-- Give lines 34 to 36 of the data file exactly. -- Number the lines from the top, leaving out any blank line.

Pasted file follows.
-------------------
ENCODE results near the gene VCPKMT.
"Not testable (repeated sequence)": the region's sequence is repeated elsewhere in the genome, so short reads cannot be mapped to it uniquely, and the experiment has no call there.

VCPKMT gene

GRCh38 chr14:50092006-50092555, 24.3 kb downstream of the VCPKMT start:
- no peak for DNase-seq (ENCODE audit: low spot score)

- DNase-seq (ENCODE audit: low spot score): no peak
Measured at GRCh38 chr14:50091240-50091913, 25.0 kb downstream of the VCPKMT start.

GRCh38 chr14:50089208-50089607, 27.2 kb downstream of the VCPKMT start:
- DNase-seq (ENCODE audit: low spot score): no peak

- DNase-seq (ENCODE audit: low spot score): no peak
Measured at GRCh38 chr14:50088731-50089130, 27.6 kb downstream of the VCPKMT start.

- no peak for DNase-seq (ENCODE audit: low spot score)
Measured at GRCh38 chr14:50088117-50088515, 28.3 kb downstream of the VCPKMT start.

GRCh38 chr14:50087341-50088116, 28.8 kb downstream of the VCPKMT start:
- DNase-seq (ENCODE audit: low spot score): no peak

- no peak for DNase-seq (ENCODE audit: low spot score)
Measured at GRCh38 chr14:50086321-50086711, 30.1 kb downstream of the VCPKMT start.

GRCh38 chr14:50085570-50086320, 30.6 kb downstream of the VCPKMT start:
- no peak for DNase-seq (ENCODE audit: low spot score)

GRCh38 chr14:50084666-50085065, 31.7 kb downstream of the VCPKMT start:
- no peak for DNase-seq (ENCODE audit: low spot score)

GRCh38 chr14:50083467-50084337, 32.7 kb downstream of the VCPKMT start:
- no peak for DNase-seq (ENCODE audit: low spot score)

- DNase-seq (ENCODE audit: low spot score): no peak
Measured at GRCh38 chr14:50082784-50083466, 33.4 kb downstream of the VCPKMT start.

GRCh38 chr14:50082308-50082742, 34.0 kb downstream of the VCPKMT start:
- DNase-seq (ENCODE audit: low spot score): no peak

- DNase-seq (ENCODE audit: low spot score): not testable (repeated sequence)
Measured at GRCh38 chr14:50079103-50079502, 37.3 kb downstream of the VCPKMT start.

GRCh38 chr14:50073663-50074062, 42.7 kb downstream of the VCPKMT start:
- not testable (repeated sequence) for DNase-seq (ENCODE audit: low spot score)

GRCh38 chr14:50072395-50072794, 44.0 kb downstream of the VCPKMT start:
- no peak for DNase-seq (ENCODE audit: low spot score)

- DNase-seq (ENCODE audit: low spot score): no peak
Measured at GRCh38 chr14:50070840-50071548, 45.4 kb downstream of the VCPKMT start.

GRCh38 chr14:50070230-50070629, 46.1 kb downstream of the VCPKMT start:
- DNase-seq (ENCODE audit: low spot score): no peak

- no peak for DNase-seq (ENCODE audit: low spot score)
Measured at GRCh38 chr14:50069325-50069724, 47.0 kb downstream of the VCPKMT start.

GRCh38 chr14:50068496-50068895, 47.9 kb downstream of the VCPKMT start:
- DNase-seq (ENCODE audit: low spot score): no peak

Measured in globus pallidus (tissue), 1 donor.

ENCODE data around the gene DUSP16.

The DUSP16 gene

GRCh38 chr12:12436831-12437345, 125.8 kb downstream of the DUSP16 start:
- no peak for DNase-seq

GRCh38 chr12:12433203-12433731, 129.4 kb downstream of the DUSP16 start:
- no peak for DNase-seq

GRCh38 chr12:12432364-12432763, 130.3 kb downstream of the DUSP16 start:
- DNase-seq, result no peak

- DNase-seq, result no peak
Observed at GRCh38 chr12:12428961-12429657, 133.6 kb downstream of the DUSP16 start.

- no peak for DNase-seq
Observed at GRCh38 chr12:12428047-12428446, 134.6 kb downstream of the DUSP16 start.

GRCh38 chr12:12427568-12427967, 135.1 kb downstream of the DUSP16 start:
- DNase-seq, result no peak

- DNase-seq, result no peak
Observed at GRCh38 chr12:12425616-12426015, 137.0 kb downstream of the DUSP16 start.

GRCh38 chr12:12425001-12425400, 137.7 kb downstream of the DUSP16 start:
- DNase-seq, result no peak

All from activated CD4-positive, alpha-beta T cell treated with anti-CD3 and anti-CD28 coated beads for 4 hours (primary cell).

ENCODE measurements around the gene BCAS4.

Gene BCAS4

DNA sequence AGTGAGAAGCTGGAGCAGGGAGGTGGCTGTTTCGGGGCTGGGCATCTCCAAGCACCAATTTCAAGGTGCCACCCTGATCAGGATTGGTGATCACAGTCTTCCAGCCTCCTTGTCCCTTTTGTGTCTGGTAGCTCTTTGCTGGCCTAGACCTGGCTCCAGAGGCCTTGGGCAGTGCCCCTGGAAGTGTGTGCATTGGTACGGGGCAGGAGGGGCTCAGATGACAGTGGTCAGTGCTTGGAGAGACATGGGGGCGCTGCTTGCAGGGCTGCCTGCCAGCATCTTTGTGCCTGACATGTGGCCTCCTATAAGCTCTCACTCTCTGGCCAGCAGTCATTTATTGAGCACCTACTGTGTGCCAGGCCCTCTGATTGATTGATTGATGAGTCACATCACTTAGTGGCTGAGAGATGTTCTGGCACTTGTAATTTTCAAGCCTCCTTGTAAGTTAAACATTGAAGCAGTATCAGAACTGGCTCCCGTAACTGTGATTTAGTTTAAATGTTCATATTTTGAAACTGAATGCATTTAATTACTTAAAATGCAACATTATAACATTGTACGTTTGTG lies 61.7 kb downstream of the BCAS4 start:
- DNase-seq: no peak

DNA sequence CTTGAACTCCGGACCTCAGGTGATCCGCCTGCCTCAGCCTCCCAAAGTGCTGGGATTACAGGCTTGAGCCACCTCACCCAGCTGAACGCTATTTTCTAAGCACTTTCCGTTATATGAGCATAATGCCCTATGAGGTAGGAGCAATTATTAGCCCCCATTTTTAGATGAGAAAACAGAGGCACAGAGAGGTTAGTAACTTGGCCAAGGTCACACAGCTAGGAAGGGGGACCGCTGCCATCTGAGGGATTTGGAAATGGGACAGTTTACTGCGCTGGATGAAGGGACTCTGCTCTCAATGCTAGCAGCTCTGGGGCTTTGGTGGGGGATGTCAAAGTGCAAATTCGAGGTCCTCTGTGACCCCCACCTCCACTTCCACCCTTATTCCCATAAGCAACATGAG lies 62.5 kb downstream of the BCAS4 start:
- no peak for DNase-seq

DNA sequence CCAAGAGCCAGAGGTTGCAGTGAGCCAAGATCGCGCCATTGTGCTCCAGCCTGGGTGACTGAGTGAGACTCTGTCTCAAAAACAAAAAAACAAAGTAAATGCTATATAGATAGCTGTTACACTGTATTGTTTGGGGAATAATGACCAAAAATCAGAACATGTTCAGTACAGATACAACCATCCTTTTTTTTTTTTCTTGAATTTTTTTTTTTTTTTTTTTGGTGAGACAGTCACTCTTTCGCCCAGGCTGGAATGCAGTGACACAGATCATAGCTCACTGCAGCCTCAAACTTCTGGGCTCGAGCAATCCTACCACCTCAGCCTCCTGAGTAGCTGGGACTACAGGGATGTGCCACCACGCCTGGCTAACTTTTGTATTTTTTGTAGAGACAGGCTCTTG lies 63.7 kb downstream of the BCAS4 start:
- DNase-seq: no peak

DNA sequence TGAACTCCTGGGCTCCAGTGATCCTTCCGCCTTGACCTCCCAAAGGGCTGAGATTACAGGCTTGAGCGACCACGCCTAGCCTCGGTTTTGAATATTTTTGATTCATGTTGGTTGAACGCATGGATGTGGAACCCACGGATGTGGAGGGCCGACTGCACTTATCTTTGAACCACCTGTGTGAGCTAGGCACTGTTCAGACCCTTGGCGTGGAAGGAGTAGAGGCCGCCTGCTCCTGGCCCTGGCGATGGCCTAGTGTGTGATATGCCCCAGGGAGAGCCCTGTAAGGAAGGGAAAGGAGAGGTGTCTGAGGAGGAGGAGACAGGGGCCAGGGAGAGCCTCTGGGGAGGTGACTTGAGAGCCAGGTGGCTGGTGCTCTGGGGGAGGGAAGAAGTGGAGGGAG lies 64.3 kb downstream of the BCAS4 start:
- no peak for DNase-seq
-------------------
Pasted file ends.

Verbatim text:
- DNase-seq (ENCODE audit: low spot score): no peak
Measured at GRCh38 chr14:50070840-50071548, 45.4 kb downstream of the VCPKMT start.

GRCh38 chr14:50070230-50070629, 46.1 kb downstream of the VCPKMT start: